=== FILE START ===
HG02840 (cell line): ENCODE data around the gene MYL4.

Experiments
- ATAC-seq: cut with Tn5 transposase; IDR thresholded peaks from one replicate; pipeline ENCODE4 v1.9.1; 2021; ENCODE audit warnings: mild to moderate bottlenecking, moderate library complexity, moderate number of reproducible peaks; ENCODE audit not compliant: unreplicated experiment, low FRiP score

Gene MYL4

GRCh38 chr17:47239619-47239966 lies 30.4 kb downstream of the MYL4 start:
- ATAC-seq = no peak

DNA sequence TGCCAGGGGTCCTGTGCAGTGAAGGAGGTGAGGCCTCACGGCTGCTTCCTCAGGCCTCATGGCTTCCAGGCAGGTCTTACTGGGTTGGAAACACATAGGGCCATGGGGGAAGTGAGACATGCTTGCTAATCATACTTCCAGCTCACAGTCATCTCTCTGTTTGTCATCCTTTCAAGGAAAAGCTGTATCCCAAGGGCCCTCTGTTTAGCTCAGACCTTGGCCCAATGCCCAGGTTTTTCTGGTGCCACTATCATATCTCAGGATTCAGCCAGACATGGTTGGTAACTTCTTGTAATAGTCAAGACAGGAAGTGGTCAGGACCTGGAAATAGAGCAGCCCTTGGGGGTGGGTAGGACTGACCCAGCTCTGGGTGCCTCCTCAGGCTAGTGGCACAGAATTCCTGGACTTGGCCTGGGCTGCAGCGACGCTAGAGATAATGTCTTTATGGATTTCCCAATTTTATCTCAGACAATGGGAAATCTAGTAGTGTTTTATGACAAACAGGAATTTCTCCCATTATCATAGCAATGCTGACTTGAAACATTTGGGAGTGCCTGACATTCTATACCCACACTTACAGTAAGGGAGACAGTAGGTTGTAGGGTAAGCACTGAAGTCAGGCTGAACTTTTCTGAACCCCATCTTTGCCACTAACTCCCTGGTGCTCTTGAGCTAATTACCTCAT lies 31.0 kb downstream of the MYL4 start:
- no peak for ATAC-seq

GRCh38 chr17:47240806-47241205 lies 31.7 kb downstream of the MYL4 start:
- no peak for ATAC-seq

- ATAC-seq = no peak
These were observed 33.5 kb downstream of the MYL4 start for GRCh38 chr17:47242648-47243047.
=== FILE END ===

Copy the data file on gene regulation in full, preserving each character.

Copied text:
HG02840 (cell line): ENCODE data around the gene MYL4.

Experiments
- ATAC-seq: cut with Tn5 transposase; IDR thresholded peaks from one replicate; pipeline ENCODE4 v1.9.1; 2021; ENCODE audit warnings: mild to moderate bottlenecking, moderate library complexity, moderate number of reproducible peaks; ENCODE audit not compliant: unreplicated experiment, low FRiP score

Gene MYL4

GRCh38 chr17:47239619-47239966 lies 30.4 kb downstream of the MYL4 start:
- ATAC-seq = no peak

DNA sequence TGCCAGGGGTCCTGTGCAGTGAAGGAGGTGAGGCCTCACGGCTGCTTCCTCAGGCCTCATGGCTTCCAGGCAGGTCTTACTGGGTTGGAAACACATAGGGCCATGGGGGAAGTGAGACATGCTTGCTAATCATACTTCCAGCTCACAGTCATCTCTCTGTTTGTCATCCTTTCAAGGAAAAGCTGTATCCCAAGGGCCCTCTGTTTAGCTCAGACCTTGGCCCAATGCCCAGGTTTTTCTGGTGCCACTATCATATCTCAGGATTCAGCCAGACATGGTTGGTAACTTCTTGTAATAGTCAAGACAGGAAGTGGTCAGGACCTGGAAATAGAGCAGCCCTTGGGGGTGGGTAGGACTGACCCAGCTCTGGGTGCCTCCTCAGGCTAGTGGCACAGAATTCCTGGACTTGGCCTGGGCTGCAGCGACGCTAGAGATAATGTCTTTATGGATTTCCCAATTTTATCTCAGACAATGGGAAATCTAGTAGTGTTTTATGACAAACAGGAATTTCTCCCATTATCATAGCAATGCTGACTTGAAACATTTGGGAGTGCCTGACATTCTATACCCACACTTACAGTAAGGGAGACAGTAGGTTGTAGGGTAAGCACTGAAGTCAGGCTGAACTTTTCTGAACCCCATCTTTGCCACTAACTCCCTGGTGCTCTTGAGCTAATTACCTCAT lies 31.0 kb downstream of the MYL4 start:
- no peak for ATAC-seq

GRCh38 chr17:47240806-47241205 lies 31.7 kb downstream of the MYL4 start:
- no peak for ATAC-seq

- ATAC-seq = no peak
These were observed 33.5 kb downstream of the MYL4 start for GRCh38 chr17:47242648-47243047.